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Parkers overall rating: 3.5 out of 5 3.5

There's no denying the MPS is quick. It uses the same turbocharged 2.3-litre engine as the previous version with an identical power output of 260bhp and an unchanged 0-62mph time of 6.1 seconds. There's always plenty of pulling power available, especially low down, so overtaking is made easy, while the power delivery is very smooth and predictable. A rather springy clutch can make driving the MPS in town tiresome, but on the open road it always feels eager to accelerate.

Considering the power available, it doesn't feel as quick as you'd expect from a standstill, instead its real forte is accelerating in-gear which it manages effortlessly. This makes the high performance Mazda an ideal motorway and dual-carriageway car. But there's one major fly in the ointment - and that's how light the front end feels under hard acceleration.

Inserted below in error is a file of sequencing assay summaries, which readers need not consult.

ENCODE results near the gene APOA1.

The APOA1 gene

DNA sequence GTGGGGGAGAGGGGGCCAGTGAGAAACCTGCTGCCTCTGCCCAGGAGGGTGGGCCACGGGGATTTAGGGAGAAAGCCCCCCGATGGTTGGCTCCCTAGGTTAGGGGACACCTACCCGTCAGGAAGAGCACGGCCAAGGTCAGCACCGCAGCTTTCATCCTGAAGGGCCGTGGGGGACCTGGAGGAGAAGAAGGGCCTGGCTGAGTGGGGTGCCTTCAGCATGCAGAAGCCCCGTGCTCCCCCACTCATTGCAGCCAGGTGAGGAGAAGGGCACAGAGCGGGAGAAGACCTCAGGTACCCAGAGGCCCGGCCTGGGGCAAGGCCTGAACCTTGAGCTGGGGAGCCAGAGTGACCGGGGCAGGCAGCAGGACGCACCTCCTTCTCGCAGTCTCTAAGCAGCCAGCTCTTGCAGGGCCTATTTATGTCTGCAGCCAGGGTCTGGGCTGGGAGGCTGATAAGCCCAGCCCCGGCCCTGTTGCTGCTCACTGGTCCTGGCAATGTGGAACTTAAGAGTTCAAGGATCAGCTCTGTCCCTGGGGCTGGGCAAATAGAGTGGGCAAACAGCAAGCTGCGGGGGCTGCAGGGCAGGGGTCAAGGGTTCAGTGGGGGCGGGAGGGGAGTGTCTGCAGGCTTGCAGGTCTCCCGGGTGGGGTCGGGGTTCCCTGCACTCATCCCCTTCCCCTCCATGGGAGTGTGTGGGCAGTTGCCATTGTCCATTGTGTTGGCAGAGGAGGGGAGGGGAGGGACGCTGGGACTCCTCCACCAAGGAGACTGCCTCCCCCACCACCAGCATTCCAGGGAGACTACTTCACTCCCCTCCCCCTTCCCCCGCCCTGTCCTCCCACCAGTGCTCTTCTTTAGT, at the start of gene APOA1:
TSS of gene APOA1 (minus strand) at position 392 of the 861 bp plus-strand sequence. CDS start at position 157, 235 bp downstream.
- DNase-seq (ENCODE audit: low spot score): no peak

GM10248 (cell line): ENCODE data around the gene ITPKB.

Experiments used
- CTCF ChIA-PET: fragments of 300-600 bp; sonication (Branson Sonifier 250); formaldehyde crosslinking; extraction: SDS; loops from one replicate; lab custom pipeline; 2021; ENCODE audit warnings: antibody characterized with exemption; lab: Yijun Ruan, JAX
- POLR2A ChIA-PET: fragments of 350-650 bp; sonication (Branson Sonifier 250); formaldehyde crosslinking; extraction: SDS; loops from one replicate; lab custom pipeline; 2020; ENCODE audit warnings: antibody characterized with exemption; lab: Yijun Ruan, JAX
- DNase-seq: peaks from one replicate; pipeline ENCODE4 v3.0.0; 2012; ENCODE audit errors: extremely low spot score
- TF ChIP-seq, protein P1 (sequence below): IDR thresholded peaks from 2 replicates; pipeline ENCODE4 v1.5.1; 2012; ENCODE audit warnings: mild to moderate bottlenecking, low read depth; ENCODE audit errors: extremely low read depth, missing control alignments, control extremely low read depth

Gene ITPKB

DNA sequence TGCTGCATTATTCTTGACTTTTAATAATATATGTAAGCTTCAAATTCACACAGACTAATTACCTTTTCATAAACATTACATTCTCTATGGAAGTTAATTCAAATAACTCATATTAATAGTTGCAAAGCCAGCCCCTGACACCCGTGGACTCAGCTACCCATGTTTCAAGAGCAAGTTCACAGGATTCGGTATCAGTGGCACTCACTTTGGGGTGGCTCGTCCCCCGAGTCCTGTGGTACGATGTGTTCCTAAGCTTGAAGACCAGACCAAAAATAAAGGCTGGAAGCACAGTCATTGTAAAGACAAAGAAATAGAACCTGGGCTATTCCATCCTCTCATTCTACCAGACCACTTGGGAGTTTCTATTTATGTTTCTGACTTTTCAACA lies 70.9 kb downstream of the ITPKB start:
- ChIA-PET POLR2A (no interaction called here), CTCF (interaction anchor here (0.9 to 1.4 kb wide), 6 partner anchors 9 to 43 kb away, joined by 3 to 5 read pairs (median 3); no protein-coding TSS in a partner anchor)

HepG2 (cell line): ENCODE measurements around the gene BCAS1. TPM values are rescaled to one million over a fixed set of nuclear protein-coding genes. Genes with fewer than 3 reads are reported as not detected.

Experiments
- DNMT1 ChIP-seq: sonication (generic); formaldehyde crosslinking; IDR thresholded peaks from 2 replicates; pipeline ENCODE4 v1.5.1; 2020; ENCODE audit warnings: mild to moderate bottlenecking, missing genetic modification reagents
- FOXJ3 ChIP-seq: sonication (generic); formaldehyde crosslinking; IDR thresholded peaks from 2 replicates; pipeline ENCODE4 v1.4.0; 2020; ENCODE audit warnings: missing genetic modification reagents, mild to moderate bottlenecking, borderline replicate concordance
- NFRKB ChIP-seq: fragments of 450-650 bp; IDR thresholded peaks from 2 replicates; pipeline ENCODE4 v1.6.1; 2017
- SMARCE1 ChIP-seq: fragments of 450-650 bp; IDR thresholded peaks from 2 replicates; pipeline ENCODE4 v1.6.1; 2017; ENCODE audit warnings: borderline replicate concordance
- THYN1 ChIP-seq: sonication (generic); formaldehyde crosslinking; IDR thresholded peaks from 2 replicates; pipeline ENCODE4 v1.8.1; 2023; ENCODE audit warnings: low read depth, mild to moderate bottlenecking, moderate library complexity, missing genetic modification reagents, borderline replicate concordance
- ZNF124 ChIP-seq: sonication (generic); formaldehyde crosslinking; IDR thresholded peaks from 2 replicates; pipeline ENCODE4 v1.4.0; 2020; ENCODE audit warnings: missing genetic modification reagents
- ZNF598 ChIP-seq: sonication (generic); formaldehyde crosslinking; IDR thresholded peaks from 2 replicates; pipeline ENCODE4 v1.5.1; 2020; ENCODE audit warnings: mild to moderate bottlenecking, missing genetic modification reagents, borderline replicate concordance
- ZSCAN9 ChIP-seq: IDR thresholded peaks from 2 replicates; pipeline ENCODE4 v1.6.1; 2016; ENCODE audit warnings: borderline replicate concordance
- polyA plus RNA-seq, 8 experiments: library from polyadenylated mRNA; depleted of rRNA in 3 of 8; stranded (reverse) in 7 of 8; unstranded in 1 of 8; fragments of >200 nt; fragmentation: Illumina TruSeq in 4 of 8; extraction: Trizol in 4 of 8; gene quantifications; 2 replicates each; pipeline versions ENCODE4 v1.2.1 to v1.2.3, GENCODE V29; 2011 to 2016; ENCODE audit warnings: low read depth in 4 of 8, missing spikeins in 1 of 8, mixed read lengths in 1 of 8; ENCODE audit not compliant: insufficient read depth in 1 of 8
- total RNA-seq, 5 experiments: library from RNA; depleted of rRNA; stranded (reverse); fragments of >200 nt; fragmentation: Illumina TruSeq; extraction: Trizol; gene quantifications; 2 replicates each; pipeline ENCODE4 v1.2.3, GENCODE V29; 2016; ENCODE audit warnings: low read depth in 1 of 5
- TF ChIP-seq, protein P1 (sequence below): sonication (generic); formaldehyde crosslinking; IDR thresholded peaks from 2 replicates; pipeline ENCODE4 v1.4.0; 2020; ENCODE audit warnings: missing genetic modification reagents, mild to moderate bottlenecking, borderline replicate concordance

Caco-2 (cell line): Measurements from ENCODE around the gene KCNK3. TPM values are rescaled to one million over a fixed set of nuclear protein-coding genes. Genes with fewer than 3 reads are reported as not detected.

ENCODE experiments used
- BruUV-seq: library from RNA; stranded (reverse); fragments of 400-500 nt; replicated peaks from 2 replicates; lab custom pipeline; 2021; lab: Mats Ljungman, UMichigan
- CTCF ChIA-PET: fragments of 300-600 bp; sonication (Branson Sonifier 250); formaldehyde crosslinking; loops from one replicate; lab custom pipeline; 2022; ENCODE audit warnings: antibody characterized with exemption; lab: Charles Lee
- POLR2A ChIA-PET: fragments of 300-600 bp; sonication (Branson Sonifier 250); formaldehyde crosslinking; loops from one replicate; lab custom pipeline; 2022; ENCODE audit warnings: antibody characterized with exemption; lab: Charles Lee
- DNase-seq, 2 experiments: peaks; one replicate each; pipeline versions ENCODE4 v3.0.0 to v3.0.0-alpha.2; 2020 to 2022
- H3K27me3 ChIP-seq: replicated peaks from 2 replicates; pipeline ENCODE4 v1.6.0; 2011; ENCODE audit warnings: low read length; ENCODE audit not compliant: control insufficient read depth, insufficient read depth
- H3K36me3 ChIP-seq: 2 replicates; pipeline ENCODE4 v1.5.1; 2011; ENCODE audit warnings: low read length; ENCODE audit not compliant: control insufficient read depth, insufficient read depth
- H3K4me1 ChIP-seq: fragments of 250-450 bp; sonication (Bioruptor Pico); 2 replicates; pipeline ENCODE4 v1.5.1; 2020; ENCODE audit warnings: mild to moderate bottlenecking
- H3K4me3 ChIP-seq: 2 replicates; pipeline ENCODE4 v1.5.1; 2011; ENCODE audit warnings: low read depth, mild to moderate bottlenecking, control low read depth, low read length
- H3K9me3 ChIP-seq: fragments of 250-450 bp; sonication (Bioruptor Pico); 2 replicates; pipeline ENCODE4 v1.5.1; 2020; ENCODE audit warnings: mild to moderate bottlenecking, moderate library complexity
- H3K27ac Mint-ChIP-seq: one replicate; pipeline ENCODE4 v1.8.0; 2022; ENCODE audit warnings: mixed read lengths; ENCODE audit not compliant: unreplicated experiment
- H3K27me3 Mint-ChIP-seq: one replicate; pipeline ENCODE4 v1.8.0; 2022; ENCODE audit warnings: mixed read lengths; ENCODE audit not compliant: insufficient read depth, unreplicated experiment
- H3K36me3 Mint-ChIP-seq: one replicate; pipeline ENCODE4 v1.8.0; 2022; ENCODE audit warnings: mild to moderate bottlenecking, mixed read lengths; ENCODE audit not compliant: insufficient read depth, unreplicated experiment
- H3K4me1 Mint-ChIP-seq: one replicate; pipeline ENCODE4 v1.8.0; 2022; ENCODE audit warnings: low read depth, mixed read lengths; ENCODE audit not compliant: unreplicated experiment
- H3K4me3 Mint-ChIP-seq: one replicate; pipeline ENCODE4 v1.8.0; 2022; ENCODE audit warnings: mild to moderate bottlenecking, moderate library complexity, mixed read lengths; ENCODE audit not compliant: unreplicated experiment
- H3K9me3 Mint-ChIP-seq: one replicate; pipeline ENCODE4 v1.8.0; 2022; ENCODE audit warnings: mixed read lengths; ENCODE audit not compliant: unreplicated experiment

It lacks the poise of other similar hot hatches and often pulls to one side - as a result it doesn't inspire the confidence you'd want.

While the front end of the MPS can feel a little wayward, that's not to say the front wheels lose grip, in fact the traction control rarely has to intervene, apart from occasionally when exiting tight corners or under extreme acceleration. There's good grip from the front tyres and it handles bends with minimal fuss, helped by impressive body control.

So it's a shame that the steering is crucially lacking in feel and isn't particularly well-weighted. As a result it's not very reassuring through corners and lacks the responsiveness of many alternatives. On the plus side, the MPS feels very stable when cruising at higher speeds.